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Blessed Unrest

What's your business is not my business. It's a truism which recently acquired my allegiance.From now on I'm staying behind an imaginary line. I don't know where that is but I'll find it. I'm tired of being accused of having boundary issues. Therefore, I'm blocking out all stimuli that would have formerly beckoned my intrusion. And Victor Smith I have to thank,though he'd have no idea why. He just sat there on the ledge, close to the front door of our building, moving not one muscle, his gaze down at his right hand holding his phone; looking like a ghoul.

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Against Nature

I don't know if I'm falling apart or blossoming, but my sciatic nerve's acting up. Other than lying down on my back with my hands clasped at my waist, as if auditioning for the role of one recently departed, all other positions bring pain; including standing, bending and sitting. It radiates from the middle of my left buttock down my left leg. Physical therapy has yet to help, except to learn slouching, with those rounded shoulders for hours on end in front of the computer, did a number on my hips and lower back. That's why I'm going to acupuncture and getting my tongue examined.

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Scandal in the Waiting Room

For 22 years I had a yearly check-up with Dr. Milton Radnor. He was my internist and my gastroenterologist; my perfect match. Both of my parents had cancer of the colon. And when he turned 80, four years ago, he announced his retirement. He wanted to leave before "I lost my edge." On Wednesday, of his final week, I was to have my annual exam. As I sat on the couch in his waiting room, glancing at the face of the man sitting on the chair opposite me, I felt certain I knew him from somewhere.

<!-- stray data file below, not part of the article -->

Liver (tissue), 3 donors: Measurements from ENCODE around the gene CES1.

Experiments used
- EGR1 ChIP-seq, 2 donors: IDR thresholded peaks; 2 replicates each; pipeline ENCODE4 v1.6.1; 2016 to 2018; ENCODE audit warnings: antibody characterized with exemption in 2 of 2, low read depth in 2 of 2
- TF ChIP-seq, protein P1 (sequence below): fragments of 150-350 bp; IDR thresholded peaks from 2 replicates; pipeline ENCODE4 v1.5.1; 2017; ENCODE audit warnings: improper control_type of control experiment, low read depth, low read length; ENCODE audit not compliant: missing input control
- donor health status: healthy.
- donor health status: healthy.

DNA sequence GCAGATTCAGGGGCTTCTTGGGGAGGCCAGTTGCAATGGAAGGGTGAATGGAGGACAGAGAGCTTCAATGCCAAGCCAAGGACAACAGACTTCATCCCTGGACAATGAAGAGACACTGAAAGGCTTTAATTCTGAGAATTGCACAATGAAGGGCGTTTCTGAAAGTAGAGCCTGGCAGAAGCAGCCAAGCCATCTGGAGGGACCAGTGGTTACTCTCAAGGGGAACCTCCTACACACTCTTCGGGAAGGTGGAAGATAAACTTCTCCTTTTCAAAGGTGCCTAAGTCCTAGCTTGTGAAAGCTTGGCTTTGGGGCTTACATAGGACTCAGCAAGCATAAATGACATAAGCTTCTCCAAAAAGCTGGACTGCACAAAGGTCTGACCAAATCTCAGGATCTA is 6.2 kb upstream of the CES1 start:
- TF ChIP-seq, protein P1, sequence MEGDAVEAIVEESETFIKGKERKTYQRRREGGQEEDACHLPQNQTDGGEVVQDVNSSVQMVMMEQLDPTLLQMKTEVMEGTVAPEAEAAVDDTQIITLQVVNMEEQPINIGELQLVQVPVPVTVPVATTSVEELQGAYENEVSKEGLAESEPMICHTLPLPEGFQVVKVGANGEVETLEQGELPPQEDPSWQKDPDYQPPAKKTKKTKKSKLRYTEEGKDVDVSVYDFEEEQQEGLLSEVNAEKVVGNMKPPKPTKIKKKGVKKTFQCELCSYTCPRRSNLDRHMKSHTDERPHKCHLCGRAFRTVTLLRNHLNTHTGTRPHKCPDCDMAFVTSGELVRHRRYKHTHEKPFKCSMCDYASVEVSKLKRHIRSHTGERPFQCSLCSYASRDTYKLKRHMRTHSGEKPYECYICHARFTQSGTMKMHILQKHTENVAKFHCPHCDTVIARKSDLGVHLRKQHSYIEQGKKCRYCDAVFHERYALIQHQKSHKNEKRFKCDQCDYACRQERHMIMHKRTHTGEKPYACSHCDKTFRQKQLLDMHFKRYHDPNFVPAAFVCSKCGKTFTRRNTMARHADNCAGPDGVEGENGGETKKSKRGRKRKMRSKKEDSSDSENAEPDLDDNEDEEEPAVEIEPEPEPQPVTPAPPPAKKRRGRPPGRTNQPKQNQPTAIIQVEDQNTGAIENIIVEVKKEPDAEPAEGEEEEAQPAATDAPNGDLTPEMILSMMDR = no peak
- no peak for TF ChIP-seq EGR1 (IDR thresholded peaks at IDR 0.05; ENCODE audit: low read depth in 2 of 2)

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A Matter of Interpretation 

"You're no spring chicken" was all Toby said, as her green eyes widened, and her pink finger nail extended out on a right diagonal, away from where she was, in the women's corner in Macy's, towards the teen dress section where I'd come. Over my arm was a red, orange and pink latex stretch number. The colors caught my eye, leading me to wrench it from the hands of a sixteen-year old who smirked, "That, for you? I don't think so" and Toby agreed. Her reaction, I attributed, was due to her being five years older, when in fact I had a problem. My desires had no expiration date. I put it back. Today, thirty years later, when Toby can't find a piece of poultry out there to use as a comparison for my age, I'm of the same mind.

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Out of Town 

Famed for his unedited spontaneous prose, Jack Kerouac would hit the road in any type of vehicle and get inspired. He'd write what he saw and felt, using a long dash to connect his phrases, likening to his taking a breath.Similarly, I, too, indulged in automatic writing, was prone to travel, more so though via public transport; and when I scribed I preferred a period indicating I'd ended a thought. Punctuality-wise we diverged, yet once, in our effort to get out of town, we chose the same route. .

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